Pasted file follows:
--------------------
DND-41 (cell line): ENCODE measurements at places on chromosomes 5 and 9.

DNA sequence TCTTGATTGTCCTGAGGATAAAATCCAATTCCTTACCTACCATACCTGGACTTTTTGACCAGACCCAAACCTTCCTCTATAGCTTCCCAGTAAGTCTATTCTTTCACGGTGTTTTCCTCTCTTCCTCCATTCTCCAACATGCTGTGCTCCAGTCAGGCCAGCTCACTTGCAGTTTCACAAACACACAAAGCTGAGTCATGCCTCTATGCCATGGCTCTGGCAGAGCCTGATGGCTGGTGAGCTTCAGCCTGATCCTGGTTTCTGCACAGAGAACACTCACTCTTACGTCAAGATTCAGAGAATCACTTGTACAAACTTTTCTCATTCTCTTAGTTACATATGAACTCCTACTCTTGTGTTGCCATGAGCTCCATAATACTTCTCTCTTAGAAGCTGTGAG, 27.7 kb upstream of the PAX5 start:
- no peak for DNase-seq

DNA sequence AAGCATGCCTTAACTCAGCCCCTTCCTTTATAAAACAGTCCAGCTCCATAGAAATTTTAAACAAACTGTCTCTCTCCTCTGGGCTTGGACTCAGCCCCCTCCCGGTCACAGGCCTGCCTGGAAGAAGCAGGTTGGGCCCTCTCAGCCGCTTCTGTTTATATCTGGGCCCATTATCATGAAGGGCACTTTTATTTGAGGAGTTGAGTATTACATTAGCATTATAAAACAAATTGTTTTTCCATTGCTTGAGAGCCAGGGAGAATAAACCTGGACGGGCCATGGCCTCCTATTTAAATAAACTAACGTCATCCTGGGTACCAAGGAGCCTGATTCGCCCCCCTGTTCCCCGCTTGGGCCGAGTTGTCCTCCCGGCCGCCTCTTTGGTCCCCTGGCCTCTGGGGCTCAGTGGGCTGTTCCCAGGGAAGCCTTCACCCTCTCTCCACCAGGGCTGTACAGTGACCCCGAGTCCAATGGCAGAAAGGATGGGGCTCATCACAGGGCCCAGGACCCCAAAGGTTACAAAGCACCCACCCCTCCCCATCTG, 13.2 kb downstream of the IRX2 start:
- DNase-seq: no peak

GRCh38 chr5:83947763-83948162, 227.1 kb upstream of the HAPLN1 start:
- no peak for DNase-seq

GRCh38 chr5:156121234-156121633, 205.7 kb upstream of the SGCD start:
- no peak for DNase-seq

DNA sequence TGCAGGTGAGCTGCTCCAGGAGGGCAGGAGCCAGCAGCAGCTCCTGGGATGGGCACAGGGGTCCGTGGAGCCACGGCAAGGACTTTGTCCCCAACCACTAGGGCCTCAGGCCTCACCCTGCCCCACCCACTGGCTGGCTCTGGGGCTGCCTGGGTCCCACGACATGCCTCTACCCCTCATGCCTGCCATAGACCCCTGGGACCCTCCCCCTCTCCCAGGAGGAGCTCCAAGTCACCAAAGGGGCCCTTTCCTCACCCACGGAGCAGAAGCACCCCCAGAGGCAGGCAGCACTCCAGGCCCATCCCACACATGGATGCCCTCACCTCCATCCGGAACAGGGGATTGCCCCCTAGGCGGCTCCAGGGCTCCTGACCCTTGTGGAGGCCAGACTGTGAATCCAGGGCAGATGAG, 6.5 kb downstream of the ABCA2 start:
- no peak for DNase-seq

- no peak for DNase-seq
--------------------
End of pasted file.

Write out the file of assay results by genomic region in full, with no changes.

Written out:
DND-41 (cell line): ENCODE measurements at places on chromosomes 5 and 9.

DNA sequence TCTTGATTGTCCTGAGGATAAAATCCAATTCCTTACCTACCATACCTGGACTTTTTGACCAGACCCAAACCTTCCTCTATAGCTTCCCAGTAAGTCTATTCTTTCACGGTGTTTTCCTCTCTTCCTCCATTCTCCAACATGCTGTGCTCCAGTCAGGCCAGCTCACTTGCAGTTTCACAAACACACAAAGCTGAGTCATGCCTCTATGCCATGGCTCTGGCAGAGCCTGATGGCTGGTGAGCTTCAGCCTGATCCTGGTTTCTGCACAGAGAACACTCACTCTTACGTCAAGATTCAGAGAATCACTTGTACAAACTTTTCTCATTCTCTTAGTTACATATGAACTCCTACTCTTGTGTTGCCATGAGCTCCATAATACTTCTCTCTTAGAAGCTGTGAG, 27.7 kb upstream of the PAX5 start:
- no peak for DNase-seq

DNA sequence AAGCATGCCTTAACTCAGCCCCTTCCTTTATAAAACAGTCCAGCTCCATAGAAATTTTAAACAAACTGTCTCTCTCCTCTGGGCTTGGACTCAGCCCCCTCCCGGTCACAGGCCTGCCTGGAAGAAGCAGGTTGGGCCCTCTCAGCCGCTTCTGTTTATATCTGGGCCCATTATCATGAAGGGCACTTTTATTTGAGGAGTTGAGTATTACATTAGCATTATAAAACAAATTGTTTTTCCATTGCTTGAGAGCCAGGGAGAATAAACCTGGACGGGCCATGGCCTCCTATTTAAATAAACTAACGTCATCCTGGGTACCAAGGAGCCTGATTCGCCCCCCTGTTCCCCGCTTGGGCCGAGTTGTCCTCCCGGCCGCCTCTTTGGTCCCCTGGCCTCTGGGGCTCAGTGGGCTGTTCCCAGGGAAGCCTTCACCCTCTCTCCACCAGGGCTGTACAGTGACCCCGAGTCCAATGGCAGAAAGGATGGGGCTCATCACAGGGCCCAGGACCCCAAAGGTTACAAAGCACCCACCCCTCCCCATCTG, 13.2 kb downstream of the IRX2 start:
- DNase-seq: no peak

GRCh38 chr5:83947763-83948162, 227.1 kb upstream of the HAPLN1 start:
- no peak for DNase-seq

GRCh38 chr5:156121234-156121633, 205.7 kb upstream of the SGCD start:
- no peak for DNase-seq

DNA sequence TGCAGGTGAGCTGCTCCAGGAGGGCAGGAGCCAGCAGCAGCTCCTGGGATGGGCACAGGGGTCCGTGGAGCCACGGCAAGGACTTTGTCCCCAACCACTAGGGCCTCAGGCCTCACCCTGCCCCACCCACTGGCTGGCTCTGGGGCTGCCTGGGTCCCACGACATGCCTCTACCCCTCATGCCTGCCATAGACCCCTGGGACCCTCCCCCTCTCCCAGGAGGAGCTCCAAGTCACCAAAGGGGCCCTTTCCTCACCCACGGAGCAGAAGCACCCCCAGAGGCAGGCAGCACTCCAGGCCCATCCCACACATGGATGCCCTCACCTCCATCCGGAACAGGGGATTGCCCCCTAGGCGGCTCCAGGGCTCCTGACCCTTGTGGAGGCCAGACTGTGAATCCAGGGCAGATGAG, 6.5 kb downstream of the ABCA2 start:
- no peak for DNase-seq

- no peak for DNase-seq